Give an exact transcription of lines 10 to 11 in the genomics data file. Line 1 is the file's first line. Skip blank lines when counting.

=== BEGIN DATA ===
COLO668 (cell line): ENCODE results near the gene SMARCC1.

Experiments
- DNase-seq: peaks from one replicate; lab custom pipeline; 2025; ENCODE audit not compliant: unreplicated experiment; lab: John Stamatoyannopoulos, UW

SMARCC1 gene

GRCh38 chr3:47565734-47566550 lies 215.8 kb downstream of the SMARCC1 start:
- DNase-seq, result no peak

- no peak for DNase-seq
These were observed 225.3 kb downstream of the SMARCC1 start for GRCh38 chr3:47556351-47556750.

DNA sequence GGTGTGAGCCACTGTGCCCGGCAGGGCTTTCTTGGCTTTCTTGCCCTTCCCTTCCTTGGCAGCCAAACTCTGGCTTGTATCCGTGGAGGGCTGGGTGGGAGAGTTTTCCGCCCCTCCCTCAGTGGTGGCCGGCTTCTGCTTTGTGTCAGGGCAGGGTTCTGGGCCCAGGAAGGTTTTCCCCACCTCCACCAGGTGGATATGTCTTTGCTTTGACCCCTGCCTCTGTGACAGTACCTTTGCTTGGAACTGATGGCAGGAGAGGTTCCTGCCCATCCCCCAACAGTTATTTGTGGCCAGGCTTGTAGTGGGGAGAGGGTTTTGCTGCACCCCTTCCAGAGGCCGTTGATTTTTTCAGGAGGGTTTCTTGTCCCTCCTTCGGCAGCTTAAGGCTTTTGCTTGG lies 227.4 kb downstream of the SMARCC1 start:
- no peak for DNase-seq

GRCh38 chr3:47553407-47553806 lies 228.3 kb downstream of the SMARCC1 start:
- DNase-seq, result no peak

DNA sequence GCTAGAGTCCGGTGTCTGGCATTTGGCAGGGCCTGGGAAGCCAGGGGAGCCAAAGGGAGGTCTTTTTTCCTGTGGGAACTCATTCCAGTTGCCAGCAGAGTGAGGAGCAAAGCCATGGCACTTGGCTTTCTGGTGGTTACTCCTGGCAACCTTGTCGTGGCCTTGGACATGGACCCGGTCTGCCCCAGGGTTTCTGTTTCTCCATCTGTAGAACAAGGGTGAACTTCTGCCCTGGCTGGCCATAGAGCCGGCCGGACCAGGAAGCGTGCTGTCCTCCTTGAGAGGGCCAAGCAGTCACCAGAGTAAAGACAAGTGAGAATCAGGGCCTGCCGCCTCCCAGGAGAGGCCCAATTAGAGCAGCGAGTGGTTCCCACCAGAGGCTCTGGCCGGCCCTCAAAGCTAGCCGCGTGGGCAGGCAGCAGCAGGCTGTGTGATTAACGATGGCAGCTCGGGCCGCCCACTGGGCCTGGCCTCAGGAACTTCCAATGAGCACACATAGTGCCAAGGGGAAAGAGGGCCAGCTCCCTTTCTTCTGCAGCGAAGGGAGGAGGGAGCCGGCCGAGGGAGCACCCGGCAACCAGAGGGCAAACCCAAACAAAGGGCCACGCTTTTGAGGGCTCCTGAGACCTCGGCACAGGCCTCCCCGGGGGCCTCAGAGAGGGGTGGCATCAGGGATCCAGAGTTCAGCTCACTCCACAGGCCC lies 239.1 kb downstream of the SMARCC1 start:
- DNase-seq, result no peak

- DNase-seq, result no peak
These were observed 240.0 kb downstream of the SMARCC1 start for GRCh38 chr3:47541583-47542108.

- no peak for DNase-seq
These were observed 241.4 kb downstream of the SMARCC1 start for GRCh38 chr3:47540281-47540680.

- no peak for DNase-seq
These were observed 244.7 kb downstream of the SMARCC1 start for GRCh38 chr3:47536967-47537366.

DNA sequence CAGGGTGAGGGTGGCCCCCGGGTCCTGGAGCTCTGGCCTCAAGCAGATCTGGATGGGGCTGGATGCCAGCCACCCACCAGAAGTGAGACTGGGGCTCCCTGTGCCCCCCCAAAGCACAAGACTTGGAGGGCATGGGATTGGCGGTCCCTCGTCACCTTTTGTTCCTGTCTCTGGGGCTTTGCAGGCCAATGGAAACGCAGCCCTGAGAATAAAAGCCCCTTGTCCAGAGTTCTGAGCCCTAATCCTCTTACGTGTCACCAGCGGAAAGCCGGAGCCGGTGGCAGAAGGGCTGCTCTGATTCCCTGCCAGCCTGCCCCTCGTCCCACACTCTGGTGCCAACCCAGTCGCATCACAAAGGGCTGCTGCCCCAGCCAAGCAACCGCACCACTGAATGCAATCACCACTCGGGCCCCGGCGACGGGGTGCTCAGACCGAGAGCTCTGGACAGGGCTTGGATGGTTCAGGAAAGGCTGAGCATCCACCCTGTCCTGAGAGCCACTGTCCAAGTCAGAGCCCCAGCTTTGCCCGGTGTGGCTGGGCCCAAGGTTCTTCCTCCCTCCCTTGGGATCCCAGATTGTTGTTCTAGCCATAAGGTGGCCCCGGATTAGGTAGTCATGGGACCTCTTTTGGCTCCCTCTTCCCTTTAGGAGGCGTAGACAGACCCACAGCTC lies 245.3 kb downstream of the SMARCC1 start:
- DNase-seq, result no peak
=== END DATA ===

- no peak for DNase-seq

GRCh38 chr3:47553407-47553806 lies 228.3 kb downstream of the SMARCC1 start: